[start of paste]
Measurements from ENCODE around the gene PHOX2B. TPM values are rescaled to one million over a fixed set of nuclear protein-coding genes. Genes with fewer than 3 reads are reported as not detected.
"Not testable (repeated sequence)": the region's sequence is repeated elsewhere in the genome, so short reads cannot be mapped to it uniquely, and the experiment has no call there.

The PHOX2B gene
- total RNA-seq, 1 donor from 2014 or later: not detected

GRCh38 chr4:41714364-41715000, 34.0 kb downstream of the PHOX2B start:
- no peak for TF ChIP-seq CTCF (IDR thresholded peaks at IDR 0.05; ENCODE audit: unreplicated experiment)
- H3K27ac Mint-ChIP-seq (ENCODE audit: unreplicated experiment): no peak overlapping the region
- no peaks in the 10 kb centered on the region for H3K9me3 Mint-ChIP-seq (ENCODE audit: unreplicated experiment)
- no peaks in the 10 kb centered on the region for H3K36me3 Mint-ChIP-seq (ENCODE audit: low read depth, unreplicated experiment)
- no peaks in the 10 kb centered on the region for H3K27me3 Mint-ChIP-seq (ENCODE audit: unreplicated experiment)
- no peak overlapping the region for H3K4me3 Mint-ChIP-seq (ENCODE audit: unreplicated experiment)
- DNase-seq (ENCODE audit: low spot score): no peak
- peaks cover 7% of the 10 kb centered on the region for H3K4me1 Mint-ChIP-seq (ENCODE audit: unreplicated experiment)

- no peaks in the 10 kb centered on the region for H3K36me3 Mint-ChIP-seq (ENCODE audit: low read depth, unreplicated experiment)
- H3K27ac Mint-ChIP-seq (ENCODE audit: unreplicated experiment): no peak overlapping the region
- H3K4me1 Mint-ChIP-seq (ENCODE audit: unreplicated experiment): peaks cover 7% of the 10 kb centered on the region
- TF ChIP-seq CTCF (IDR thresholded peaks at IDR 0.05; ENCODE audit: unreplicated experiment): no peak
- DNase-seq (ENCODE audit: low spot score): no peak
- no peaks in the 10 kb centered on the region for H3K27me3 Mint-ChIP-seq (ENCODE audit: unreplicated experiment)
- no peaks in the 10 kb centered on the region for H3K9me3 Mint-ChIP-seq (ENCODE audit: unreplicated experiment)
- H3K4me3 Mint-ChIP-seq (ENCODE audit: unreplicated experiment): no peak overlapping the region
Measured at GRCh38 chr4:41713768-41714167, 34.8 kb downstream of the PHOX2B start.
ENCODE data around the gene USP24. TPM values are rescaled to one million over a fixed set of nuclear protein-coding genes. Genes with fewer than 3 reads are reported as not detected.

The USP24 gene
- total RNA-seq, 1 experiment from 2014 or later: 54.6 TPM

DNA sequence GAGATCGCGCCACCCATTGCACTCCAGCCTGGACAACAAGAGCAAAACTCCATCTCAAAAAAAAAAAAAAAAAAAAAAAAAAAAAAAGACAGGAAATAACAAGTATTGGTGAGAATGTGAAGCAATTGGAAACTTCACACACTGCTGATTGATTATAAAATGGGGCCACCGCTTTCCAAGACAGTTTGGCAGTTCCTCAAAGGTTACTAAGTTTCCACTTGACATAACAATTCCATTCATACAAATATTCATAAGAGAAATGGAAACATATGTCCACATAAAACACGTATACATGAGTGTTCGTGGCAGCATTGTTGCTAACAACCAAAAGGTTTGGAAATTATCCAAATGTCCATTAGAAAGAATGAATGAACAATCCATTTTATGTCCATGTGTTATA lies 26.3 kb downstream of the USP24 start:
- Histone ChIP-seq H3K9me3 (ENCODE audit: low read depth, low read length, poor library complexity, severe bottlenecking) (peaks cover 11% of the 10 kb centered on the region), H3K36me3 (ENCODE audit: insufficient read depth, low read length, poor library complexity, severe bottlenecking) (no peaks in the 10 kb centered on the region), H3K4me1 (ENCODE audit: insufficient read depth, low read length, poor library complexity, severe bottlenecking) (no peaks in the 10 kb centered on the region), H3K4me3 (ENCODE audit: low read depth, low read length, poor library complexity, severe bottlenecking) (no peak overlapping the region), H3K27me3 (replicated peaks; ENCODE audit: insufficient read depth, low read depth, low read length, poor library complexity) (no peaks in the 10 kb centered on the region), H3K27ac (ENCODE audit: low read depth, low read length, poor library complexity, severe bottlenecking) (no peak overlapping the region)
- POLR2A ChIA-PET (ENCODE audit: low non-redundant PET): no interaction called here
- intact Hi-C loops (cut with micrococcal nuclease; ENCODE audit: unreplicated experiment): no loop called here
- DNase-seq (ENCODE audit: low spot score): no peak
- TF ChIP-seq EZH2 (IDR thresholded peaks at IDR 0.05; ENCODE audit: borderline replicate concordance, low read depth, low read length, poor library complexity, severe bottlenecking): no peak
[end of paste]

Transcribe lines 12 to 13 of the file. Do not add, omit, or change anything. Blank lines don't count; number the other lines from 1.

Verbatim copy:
- DNase-seq (ENCODE audit: low spot score): no peak
- peaks cover 7% of the 10 kb centered on the region for H3K4me1 Mint-ChIP-seq (ENCODE audit: unreplicated experiment)